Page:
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How long do periods last?

Whether yours lasts for a couple of days or more than a week, your period length is unique to you, and depends on a number of factors. It’s completely normal, to wonder if yours is, well, normal! We’re here to bust some myths around periods, menstrual cycles and more so keep reading to learn ‘how long do periods last?’

What is a normal period length?

It all depends on your body and your menstrual cycle. This is counted from the first day of one period to the day before you get your next period. It’s not the same for everyone, meaning you might have a menstrual cycle of 20 days, while others could have one that lasts for 40 days. 

What’s more, you could have regular periods, meaning you get your menstrual period at the same time every month, and it lasts the same amount of time every month - or you could have irregular periods, with the length of your menstrual cycles varying from month to month, and your period length also varying. You may also have light periods, or heavy menstrual bleeding, or something in between. 

The range of what’s ‘normal’ when it comes to menstrual cycles and period length is very broad. A typical menstrual cycle is usually thought to be 28 days, but anything between 21 and 35 days is considered ‘normal’ - although our research into the menstrual cycle found that just one in eight women have a 28-day cycle. So, when it comes to ‘normal’, it’s really important to think about what’s normal for you. 

A ‘normal’ menstrual cycle follows these stages:

  • Days 1-5: The follicular phase starts on the first day of your period, and finishes when ovulation starts. During this phase, follicles containing an egg start to develop in the ovaries.
  • Days 6-8: Your estrogen levels start to rise, which causes your uterine lining to thicken.
  • Day 8: In a typical menstrual cycle, your period will stop after a maximum of 8 days.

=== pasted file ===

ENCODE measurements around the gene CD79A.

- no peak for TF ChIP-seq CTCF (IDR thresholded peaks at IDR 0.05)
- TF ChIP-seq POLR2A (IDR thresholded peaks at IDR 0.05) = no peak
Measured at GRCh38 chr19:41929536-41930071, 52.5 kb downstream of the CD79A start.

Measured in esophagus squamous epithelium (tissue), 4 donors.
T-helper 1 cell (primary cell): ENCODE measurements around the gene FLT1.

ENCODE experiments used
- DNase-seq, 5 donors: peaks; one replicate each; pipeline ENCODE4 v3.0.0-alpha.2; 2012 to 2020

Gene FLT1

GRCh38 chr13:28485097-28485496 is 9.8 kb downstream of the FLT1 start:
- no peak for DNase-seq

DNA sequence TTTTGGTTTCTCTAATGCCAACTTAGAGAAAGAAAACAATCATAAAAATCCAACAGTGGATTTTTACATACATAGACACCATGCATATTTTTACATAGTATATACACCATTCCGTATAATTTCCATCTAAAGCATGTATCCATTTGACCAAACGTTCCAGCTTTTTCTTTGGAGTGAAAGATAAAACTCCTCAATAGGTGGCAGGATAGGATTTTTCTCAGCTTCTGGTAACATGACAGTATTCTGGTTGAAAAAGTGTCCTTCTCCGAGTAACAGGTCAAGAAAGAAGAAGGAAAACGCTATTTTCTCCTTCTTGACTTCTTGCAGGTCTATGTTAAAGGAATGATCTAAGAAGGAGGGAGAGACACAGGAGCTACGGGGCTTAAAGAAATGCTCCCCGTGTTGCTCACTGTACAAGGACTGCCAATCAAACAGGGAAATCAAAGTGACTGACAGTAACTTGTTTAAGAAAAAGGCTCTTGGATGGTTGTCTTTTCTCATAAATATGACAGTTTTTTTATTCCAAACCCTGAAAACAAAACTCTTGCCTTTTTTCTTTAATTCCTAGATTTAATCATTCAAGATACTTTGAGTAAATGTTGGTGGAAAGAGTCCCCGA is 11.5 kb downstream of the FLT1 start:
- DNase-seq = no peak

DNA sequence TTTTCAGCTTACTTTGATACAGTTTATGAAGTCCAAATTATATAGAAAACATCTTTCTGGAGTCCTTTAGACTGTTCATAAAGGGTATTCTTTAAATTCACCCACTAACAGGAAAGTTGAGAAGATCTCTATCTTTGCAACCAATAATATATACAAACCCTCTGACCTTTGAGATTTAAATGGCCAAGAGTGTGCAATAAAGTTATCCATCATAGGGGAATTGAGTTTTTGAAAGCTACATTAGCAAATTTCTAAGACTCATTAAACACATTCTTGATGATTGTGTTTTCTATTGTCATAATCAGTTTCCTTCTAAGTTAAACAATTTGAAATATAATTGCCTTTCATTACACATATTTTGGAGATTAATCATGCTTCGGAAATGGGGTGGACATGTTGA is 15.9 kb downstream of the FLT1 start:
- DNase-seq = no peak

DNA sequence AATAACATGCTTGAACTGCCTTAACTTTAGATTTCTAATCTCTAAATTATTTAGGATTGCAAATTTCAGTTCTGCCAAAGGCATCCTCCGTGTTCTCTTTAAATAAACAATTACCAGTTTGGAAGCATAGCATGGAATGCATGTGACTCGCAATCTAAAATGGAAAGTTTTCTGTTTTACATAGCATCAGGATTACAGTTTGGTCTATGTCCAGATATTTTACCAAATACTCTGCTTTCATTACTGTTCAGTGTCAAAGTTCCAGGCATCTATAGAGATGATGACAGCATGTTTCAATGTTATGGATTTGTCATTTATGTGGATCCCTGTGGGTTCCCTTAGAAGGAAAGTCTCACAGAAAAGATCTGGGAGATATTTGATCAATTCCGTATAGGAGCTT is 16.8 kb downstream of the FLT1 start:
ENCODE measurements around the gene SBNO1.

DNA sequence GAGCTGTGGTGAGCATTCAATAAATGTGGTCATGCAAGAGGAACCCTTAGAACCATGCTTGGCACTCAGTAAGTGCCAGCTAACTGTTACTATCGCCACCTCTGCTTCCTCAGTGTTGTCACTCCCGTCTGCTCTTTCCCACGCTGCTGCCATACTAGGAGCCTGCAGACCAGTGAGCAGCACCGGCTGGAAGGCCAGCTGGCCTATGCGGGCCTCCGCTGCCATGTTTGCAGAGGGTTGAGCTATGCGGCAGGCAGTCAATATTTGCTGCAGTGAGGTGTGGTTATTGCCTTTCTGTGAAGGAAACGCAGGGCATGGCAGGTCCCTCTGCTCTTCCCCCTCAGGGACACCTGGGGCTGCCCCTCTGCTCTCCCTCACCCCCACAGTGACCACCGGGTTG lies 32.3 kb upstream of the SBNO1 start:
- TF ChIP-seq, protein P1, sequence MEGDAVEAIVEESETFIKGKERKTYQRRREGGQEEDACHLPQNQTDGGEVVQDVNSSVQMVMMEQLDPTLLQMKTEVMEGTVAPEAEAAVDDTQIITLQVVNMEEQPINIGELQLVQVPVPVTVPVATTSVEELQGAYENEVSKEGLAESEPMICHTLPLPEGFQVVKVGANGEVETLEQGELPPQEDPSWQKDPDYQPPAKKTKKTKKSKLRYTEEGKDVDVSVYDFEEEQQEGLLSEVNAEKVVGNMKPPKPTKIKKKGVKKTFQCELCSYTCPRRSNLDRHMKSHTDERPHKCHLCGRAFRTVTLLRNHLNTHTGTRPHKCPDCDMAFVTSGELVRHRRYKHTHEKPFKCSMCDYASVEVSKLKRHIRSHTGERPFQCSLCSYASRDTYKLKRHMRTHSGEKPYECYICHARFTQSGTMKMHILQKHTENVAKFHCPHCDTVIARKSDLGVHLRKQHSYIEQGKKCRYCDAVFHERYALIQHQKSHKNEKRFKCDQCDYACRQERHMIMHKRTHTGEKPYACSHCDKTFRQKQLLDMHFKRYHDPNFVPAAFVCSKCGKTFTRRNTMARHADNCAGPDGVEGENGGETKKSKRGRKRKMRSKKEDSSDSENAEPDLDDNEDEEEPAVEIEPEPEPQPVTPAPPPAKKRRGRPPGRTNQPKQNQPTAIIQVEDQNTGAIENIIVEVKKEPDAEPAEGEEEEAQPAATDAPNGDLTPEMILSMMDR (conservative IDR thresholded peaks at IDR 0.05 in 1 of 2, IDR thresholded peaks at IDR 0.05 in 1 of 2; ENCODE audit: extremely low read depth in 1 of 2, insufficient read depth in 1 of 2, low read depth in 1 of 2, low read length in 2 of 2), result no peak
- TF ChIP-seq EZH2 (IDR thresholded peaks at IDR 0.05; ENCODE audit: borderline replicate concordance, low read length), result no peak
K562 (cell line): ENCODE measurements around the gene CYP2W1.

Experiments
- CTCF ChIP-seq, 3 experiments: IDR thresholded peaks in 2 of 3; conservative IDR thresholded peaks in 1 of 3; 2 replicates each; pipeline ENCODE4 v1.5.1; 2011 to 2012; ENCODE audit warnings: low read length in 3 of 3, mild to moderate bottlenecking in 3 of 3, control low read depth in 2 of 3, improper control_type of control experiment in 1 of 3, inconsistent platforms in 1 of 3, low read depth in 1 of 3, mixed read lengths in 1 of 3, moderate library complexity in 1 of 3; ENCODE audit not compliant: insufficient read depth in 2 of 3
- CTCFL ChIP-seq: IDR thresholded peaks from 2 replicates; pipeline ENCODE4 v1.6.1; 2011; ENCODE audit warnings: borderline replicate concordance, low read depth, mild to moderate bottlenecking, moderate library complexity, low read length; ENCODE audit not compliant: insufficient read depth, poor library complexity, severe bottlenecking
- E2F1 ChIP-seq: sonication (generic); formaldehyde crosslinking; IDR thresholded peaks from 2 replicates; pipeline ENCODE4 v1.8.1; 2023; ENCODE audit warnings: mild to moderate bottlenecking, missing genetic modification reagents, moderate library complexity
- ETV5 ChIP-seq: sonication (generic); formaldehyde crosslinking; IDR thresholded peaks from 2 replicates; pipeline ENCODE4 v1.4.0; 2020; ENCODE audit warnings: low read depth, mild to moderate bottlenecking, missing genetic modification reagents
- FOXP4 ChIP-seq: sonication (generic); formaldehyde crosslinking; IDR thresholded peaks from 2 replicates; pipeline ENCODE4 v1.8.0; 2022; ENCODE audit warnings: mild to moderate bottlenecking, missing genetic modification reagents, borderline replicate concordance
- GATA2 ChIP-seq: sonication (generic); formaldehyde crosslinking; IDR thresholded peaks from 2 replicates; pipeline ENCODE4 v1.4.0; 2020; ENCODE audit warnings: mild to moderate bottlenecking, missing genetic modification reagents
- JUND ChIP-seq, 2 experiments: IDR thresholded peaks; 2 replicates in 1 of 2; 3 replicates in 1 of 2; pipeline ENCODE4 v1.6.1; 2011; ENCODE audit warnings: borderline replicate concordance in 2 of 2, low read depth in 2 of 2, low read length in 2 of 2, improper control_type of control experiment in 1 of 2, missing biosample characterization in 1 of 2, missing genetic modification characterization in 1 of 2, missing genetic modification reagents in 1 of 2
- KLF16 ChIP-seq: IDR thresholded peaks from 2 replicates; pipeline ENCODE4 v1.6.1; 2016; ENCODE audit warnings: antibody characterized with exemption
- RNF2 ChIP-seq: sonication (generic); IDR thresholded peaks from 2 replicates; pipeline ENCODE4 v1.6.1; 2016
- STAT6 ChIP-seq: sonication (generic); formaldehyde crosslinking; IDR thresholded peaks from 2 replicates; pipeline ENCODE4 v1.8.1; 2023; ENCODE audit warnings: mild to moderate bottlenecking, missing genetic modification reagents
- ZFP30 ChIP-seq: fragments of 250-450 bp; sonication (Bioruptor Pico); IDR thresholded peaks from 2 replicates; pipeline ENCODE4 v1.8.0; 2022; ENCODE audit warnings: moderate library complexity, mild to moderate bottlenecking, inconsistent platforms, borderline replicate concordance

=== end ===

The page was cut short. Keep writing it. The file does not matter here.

• Days 14-24: Ovulation usually happens on one day during this window. After ovulation, progesterone levels start to rise, and the lining of your uterus starts to thicken.
  • Days 25-30: In the last few days of your menstrual cycle, your progesterone and estrogen levels both start to drop, as the unfertilized egg leaves your body.

You’ll usually find that your period length is similar from month to month, and your menstrual cycle tends to be a similar length each month, too. While it may vary slightly each month - for example, one month your period lasts for four days, and the next month, it lasts for five - you should keep an eye out for any more significant changes to the length of your menstrual cycle or any irregular bleeding. 

A typical period length is two to seven days, but again, this varies from person to person and can be affected by a wide range of factors, from medical conditions like polycystic ovary syndrome to whether you’re using any hormonal birth control.

Period length in adolescence can be unpredictable for a while, but their menstrual cycles typically start to regulate by the time they’re in their late teens or early twenties.

Prolonged or irregular bleeding on birth control

If you use hormonal birth control, you may find that your periods are either longer or shorter than the ‘typical’ two to seven days. 

Hormonal birth control contains hormones including estrogen and progesterone, which work to thicken the mucus that lines the cervix, therefore preventing ovulation. 

Many people find that they have irregular bleeding when they start hormonal birth control, particularly in the first couple of months of taking a new type of contraception.